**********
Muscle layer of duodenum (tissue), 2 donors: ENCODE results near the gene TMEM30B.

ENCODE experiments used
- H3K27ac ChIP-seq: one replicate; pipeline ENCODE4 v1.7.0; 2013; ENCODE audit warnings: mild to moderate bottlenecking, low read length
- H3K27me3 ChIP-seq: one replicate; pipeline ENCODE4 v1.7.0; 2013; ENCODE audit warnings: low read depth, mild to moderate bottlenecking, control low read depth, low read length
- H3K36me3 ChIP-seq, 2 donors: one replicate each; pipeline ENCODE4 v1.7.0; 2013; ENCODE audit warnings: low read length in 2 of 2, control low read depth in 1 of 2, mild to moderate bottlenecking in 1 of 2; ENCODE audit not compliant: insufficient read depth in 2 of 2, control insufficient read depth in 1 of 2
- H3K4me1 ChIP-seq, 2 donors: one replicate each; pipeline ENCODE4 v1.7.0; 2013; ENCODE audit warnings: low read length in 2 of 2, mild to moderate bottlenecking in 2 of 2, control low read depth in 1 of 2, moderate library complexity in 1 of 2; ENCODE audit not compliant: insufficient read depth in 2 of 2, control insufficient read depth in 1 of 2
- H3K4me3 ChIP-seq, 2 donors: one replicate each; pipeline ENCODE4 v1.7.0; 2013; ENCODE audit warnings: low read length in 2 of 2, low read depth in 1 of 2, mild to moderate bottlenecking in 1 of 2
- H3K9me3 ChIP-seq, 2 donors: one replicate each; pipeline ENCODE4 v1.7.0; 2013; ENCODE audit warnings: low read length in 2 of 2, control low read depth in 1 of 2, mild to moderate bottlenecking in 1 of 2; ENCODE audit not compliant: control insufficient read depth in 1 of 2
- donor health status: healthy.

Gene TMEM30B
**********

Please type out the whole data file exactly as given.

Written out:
Muscle layer of duodenum (tissue), 2 donors: ENCODE results near the gene TMEM30B.

ENCODE experiments used
- H3K27ac ChIP-seq: one replicate; pipeline ENCODE4 v1.7.0; 2013; ENCODE audit warnings: mild to moderate bottlenecking, low read length
- H3K27me3 ChIP-seq: one replicate; pipeline ENCODE4 v1.7.0; 2013; ENCODE audit warnings: low read depth, mild to moderate bottlenecking, control low read depth, low read length
- H3K36me3 ChIP-seq, 2 donors: one replicate each; pipeline ENCODE4 v1.7.0; 2013; ENCODE audit warnings: low read length in 2 of 2, control low read depth in 1 of 2, mild to moderate bottlenecking in 1 of 2; ENCODE audit not compliant: insufficient read depth in 2 of 2, control insufficient read depth in 1 of 2
- H3K4me1 ChIP-seq, 2 donors: one replicate each; pipeline ENCODE4 v1.7.0; 2013; ENCODE audit warnings: low read length in 2 of 2, mild to moderate bottlenecking in 2 of 2, control low read depth in 1 of 2, moderate library complexity in 1 of 2; ENCODE audit not compliant: insufficient read depth in 2 of 2, control insufficient read depth in 1 of 2
- H3K4me3 ChIP-seq, 2 donors: one replicate each; pipeline ENCODE4 v1.7.0; 2013; ENCODE audit warnings: low read length in 2 of 2, low read depth in 1 of 2, mild to moderate bottlenecking in 1 of 2
- H3K9me3 ChIP-seq, 2 donors: one replicate each; pipeline ENCODE4 v1.7.0; 2013; ENCODE audit warnings: low read length in 2 of 2, control low read depth in 1 of 2, mild to moderate bottlenecking in 1 of 2; ENCODE audit not compliant: control insufficient read depth in 1 of 2
- donor health status: healthy.

Gene TMEM30B